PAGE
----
FBI Seeks License To Hack Bot-Infected PCsJustice Department seeks search warrant changes to battle online crime syndicates, but critics cite impact on innocent bystanders and potential for abuse.
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A Department of Justice proposal would make it easier for FBI investigators to hack into remote devices that have had their location purposefully obscured or that are acting as part of a botnet.
The proposal was published Friday for comment, ahead of a May 29 meeting of the US Judicial Conference's committee that sets policies and procedures for the country's court systems. The proposal would alter search warrant rules -- called Rule 41 in the Federal Rules of Criminal Procedure -- including lifting current restrictions on judges only being authorized to sign search warrants for within their jurisdiction.
Multiple civil liberties and privacy rights groups, however, have warned that the changes would give government investigators too much power, too little accountability, and would affect too many innocent bystanders.
But the Justice Department says that it needs expanded powers to help prosecute online criminals who operate anonymously and across the country's 94 federal judicial districts. "Our rule change will ensure that courts can be asked to review warrant applications for probable cause in situations where is it currently unclear what judge has authority to review a warrant application,” Justice Department spokesman Peter Carr says in an emailed statement. "The proposal makes explicit that it does not work any change to the traditional rules governing probable cause and notice."
[A former Navy admin has been charged with compromising more than 30 government and private sites. Read Navy Nuclear Carrier Sysadmin Busted For Hacking Databases.]
One change contained in the proposal would allow judges to sign warrants that authorize remote access by the FBI to search electronic storage media and to seize or copy electronically stored information if the location of the computer has been concealed through technological means, or for cases involving systems located in five or more districts -- for example, if they're being used as part of a botnet. The bureau also wants the ability to send search warrant notifications to suspects via email or other digital means.
While those requests might sound like simple, necessary changes designed to bust cybercrime syndicates, the devil is in the details. "In one sense, this is a minor change in the rule to allow a judge to issue a warrant to search a specific computer which may or may not be located in the district in which the judge is located," said Mark Rasch, a former federal computer crime prosecutor who's now the chief privacy officer for SAIC, speaking by phone.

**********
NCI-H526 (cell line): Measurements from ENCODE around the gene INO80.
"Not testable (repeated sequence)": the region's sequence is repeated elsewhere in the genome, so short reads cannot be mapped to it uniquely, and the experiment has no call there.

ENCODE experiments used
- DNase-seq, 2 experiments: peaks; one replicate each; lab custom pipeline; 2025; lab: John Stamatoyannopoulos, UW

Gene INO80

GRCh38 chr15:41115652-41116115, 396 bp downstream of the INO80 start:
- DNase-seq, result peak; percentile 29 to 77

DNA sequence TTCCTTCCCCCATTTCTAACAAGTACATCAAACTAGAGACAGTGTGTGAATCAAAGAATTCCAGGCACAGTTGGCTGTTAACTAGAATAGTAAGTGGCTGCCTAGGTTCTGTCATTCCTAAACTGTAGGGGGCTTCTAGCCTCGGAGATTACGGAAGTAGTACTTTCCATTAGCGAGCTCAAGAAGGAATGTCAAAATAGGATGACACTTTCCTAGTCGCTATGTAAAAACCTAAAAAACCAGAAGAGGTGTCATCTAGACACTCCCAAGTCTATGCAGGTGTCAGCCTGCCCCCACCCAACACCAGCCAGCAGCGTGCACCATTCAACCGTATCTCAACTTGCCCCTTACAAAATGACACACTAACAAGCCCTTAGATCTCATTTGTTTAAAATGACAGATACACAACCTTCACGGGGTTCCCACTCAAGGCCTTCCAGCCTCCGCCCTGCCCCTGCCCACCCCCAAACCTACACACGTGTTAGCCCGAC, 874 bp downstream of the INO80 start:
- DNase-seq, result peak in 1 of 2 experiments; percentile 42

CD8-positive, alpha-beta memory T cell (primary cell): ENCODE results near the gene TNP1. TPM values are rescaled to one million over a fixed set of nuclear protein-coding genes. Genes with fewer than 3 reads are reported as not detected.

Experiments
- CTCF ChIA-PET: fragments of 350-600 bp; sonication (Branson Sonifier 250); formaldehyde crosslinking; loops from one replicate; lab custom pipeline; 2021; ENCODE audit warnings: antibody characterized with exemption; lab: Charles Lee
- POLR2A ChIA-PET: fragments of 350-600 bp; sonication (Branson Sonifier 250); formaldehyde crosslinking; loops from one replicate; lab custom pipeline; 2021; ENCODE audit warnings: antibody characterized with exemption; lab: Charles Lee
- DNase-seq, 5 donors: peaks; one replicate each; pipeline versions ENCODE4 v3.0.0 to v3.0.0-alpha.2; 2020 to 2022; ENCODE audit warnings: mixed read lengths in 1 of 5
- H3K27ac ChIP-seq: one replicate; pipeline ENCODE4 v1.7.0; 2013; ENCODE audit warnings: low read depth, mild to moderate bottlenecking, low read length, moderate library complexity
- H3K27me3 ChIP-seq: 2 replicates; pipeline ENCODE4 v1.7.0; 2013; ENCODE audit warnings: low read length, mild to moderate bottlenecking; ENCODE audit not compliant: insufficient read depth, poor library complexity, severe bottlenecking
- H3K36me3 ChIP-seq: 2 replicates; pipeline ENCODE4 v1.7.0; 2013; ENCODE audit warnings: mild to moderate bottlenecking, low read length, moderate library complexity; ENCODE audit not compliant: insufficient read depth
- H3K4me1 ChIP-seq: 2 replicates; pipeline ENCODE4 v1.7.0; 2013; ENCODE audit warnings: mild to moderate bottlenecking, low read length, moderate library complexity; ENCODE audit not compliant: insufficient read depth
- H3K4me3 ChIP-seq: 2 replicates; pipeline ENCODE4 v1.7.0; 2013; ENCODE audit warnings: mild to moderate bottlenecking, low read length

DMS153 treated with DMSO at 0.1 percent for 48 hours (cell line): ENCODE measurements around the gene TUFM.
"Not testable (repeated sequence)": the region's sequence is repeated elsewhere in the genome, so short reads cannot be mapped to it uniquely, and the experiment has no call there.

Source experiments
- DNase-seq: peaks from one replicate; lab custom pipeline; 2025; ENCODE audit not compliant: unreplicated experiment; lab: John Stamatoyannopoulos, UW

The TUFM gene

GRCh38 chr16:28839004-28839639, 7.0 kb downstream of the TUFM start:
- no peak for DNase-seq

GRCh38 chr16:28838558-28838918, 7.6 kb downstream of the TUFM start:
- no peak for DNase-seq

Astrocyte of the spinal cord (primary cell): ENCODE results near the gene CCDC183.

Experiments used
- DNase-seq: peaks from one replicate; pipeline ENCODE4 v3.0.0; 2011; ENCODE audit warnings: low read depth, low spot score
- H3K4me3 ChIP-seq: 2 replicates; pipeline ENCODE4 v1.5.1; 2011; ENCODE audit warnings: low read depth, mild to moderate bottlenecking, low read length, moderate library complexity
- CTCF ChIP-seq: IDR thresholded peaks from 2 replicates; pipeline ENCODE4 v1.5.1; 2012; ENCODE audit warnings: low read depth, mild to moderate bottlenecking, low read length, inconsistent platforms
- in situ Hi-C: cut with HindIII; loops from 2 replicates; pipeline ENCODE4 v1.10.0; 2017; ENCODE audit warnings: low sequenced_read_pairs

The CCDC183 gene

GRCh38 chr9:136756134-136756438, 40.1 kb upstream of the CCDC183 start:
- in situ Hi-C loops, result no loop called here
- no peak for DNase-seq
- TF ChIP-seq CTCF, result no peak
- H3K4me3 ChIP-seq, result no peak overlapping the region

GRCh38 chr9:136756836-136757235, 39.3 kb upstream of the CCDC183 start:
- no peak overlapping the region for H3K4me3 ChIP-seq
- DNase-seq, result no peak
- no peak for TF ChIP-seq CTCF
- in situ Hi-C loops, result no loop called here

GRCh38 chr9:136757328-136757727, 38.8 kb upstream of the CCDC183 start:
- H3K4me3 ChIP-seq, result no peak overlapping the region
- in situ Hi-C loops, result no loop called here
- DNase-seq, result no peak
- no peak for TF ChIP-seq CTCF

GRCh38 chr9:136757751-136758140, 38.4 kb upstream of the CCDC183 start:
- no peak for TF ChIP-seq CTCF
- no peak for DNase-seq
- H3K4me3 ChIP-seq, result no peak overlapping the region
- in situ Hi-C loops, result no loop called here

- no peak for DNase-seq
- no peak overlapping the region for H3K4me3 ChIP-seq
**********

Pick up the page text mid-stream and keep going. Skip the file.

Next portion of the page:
"But it has real potential for abuse," he added -- for example, if prosecutors engage in "judge shopping" or "forum shopping" by refiling rejected search warrant requests until they find a judge -- in whatever jurisdiction -- who will sign it.
The changes would also authorize the FBI, in its pursuit of botnet masterminds or other criminals, to automatically install malware on large numbers of infected PCs. "In plain English, this proposal would permit the government to seek warrants allowing it to hack into computers over the Internet using malware," said Nathan Freed Wessler, a staff attorney with the American Civil Liberties Union's speech, privacy, and technology project, in a blog post. He also warned that the bureau might continue to tap zero-day vulnerabilities to help hack into bot-infected PCs, which could put everyday Internet users at risk if criminals or other nation states reverse-engineered the bugs exploited by the FBI.
Under the proposal, instead of having to obtain search warrants to hack individual PCs, the FBI could use one search order to access large numbers of systems. "What that means is the government could then install its own anti-botnet with one order, infecting not the botnet authors' computer, but the botnet victims' computers," explained SAIC's Rasch. Cue the potential for large numbers of innocent bystanders having their computers and cloud accounts searched by the FBI, despite facing no reasonable suspicion of having done anything wrong.
But according to Rasch, probably the most troubling problem concerns notification. Currently, whenever police
Mathew Schwartz is a freelance writer, editor, and photographer, as well the InformationWeek information security reporter.
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